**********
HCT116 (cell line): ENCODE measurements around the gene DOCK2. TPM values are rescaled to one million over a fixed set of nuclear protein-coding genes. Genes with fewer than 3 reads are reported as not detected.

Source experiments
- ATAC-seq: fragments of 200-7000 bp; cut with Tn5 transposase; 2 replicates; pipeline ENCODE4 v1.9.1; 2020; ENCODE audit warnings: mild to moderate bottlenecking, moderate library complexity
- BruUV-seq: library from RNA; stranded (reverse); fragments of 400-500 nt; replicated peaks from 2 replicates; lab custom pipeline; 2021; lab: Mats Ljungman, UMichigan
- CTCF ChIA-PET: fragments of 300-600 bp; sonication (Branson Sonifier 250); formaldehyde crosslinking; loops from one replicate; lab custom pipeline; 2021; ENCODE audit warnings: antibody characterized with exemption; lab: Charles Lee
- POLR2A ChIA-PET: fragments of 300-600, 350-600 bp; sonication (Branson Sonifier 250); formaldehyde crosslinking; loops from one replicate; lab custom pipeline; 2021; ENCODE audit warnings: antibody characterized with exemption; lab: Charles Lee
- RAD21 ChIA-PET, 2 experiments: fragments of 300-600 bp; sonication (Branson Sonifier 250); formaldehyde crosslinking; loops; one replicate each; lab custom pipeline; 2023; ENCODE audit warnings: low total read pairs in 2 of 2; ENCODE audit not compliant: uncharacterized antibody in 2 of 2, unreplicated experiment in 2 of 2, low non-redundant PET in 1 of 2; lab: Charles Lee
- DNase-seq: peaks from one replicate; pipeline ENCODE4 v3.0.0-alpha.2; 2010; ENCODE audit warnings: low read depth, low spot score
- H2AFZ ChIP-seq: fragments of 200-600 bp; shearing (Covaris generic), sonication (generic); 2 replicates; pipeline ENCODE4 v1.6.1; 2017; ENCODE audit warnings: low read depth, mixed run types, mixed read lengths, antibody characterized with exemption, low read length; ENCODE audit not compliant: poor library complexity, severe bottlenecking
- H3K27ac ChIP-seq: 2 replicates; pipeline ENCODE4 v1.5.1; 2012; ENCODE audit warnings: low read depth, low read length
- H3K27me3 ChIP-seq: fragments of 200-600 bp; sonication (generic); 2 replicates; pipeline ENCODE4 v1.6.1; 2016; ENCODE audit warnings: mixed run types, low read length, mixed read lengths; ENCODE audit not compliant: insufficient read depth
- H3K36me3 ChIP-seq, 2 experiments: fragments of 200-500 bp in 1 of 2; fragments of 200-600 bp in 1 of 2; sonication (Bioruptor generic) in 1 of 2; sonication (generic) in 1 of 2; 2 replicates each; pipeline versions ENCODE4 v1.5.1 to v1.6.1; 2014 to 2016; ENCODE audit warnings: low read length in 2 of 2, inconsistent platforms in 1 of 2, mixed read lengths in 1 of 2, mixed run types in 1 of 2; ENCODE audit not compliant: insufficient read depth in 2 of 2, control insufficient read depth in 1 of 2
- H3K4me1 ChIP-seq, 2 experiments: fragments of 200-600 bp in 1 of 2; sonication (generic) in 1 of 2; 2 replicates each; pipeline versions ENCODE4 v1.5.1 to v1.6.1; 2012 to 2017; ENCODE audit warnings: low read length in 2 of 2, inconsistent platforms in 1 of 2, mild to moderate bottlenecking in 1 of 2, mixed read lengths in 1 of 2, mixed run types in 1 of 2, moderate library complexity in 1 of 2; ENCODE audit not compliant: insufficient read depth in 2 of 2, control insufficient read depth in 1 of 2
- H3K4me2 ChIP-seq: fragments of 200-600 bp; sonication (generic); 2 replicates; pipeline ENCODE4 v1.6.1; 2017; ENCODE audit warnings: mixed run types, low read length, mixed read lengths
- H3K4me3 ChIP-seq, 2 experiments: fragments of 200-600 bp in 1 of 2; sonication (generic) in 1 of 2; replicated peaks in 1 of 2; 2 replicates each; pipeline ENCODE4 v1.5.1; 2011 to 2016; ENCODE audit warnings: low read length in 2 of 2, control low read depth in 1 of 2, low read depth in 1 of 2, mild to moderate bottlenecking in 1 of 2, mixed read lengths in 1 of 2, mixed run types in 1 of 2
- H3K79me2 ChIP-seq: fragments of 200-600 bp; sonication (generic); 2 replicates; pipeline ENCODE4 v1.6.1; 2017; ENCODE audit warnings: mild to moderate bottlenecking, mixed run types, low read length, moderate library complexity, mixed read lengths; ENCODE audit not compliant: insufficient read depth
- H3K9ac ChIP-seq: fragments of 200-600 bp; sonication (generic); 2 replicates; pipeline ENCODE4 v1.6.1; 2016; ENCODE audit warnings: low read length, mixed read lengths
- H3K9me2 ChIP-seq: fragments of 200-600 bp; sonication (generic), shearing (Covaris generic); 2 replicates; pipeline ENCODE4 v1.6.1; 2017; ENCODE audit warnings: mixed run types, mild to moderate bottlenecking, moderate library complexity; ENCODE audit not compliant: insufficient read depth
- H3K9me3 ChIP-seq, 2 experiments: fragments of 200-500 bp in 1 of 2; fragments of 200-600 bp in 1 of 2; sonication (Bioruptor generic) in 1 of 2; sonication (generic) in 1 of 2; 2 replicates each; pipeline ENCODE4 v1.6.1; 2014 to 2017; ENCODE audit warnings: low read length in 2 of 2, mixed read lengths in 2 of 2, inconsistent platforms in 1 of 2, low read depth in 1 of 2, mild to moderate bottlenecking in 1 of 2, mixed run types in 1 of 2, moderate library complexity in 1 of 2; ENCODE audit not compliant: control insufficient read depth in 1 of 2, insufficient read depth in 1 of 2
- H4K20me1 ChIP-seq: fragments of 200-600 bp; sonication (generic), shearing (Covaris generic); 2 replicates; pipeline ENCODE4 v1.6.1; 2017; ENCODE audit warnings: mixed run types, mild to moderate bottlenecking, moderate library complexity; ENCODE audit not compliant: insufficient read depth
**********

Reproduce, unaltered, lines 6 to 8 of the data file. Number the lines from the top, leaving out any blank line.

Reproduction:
- POLR2A ChIA-PET: fragments of 300-600, 350-600 bp; sonication (Branson Sonifier 250); formaldehyde crosslinking; loops from one replicate; lab custom pipeline; 2021; ENCODE audit warnings: antibody characterized with exemption; lab: Charles Lee
- RAD21 ChIA-PET, 2 experiments: fragments of 300-600 bp; sonication (Branson Sonifier 250); formaldehyde crosslinking; loops; one replicate each; lab custom pipeline; 2023; ENCODE audit warnings: low total read pairs in 2 of 2; ENCODE audit not compliant: uncharacterized antibody in 2 of 2, unreplicated experiment in 2 of 2, low non-redundant PET in 1 of 2; lab: Charles Lee
- DNase-seq: peaks from one replicate; pipeline ENCODE4 v3.0.0-alpha.2; 2010; ENCODE audit warnings: low read depth, low spot score